news Almost three years after Telstra and two years after Vodafone, national mobile operator Optus has finally enabled high-definition voice calling on its mobile network.
The technology is billed at delivering clearer, crisper calls, including the suppression of background noise. In practice, the experience brings voice calling closer to the experience of talking to someone physically in front of you, as opposed to on the other end of a phone line.
Telstra introduced HD voice across its whole network in June 2012. At the time, the company said it operated the largest mobile HD voice network anywhere in the world. Most modern handsets support the technology. Vodafone introduced HD voice a year later in June 2013.
As first reported by Ausdroid, Optus didn’t issue a media release on its new technology today, but it did make an extensive post on its customer forums, listing existing handsets that support HD voice and noting that all new devices would.
“Optus has rolled out a new network feature across all states called 3G High Definition (HD) Voice,” the company wrote. “HD Voice enables high-quality voice calls on Optus 3G mobile networks, creating an improved voice call experience. You’ll notice a sharper, clearer call, with less background noise. The call quality is comparable to a conversation if both parties are in the same room.”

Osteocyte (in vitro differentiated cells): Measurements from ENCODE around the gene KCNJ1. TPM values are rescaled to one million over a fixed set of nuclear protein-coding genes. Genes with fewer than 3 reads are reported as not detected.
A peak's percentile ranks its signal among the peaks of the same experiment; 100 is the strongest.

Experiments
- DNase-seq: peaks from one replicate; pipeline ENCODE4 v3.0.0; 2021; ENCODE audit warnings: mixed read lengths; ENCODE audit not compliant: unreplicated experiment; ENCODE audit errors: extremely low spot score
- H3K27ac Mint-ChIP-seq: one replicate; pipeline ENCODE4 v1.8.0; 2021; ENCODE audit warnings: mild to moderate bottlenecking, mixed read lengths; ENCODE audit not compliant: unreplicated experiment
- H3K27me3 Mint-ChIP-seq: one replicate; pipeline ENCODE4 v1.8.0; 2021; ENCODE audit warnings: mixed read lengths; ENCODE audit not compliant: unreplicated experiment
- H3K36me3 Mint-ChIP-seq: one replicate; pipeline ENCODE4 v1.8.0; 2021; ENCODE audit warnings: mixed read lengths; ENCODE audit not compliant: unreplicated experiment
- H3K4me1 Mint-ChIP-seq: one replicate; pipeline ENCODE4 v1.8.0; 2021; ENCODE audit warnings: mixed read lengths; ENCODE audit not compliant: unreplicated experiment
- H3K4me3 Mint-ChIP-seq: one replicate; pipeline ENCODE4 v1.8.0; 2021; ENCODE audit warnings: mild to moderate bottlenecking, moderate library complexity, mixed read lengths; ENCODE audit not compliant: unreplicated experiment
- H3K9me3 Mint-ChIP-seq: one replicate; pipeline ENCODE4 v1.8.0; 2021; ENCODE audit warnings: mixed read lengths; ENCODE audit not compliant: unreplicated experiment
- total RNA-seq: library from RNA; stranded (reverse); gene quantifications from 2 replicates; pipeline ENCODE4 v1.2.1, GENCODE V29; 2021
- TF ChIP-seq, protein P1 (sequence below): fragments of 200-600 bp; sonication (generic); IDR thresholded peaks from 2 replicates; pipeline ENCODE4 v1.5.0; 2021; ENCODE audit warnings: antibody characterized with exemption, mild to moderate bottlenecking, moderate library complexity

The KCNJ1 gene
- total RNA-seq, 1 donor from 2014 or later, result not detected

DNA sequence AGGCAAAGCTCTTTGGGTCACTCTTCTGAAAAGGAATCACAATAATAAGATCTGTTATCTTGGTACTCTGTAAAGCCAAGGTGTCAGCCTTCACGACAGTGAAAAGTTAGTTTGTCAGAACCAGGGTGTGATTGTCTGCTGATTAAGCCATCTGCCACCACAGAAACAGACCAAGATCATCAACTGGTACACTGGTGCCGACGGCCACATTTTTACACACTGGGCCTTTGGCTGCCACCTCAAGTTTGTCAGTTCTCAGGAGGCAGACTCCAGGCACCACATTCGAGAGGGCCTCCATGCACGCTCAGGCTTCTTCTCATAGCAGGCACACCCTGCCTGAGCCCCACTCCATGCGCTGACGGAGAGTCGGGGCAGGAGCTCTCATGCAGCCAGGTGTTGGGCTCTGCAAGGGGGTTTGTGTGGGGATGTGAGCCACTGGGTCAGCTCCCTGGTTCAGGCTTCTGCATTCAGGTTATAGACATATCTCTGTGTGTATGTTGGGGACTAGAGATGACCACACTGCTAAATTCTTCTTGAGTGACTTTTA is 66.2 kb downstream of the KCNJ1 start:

“For HD Voice to work, both the caller and receiver will need a compatible 3G or 4G handset. There’s no handset activation required, no additional costs and currently applies to Optus-to-Optus mobile calls only.”
The telco’s delayed response comes as the next generation of voice calling also appears to be just around the corner — for some. In March Telstra announced that it was planning to implement Voice over LTE. This technology will shift voice calling off the telco’s 3G network and onto its 4G network, significantly upping the quality of voice calls. Telstra already has a number of handsets on its network capable of VoLTE, and expects to send the service live this year.
Nice one, Optus — but pity about the timing. Three years behind Telstra is not precisely the best place to be.